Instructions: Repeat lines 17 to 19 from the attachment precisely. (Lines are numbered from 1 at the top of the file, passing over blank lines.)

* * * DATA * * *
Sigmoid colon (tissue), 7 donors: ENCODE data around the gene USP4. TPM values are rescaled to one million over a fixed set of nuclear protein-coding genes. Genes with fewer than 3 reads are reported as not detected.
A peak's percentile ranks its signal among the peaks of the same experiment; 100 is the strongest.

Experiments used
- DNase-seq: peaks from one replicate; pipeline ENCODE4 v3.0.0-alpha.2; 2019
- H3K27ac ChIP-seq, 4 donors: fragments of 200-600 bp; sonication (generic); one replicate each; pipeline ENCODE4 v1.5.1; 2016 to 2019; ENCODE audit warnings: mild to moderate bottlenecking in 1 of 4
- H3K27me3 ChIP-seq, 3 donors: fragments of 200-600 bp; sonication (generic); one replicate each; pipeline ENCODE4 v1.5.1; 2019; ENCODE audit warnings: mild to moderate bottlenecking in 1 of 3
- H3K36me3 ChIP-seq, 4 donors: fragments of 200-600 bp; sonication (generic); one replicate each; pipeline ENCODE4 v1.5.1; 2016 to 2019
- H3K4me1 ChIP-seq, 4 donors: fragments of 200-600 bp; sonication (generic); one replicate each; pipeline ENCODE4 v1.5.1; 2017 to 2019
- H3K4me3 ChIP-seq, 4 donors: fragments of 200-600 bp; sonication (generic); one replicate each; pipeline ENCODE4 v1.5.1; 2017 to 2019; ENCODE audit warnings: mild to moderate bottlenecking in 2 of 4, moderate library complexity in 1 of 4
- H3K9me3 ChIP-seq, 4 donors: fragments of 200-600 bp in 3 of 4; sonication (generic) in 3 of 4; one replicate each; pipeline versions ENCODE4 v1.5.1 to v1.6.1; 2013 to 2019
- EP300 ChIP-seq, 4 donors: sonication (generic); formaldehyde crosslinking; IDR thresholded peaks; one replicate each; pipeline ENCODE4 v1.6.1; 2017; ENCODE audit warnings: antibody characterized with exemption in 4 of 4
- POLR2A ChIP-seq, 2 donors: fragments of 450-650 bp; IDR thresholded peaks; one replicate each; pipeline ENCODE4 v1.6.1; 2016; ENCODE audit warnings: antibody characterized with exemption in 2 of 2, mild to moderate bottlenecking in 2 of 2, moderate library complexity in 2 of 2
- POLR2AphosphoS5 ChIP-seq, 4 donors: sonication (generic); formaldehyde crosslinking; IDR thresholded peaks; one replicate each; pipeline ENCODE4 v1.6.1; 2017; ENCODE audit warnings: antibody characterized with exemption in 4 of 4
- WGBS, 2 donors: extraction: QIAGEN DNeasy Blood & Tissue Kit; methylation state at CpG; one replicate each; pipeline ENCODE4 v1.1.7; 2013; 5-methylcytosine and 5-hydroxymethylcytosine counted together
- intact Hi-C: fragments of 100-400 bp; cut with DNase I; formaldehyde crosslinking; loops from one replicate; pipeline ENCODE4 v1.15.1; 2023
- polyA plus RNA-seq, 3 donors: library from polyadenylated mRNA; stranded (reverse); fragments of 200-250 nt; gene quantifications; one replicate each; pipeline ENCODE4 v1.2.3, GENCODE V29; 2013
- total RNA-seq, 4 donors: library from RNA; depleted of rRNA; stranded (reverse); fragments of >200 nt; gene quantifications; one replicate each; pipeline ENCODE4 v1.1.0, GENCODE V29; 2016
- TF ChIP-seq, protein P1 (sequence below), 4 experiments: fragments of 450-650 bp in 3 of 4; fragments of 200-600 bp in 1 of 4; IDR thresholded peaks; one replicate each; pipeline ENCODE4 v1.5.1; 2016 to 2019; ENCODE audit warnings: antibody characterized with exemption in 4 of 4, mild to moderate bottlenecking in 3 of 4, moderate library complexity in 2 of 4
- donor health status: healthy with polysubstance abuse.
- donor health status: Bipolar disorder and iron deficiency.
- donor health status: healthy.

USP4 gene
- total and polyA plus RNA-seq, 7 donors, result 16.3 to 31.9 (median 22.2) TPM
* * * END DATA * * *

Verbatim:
- total RNA-seq, 4 donors: library from RNA; depleted of rRNA; stranded (reverse); fragments of >200 nt; gene quantifications; one replicate each; pipeline ENCODE4 v1.1.0, GENCODE V29; 2016
- TF ChIP-seq, protein P1 (sequence below), 4 experiments: fragments of 450-650 bp in 3 of 4; fragments of 200-600 bp in 1 of 4; IDR thresholded peaks; one replicate each; pipeline ENCODE4 v1.5.1; 2016 to 2019; ENCODE audit warnings: antibody characterized with exemption in 4 of 4, mild to moderate bottlenecking in 3 of 4, moderate library complexity in 2 of 4
- donor health status: healthy with polysubstance abuse.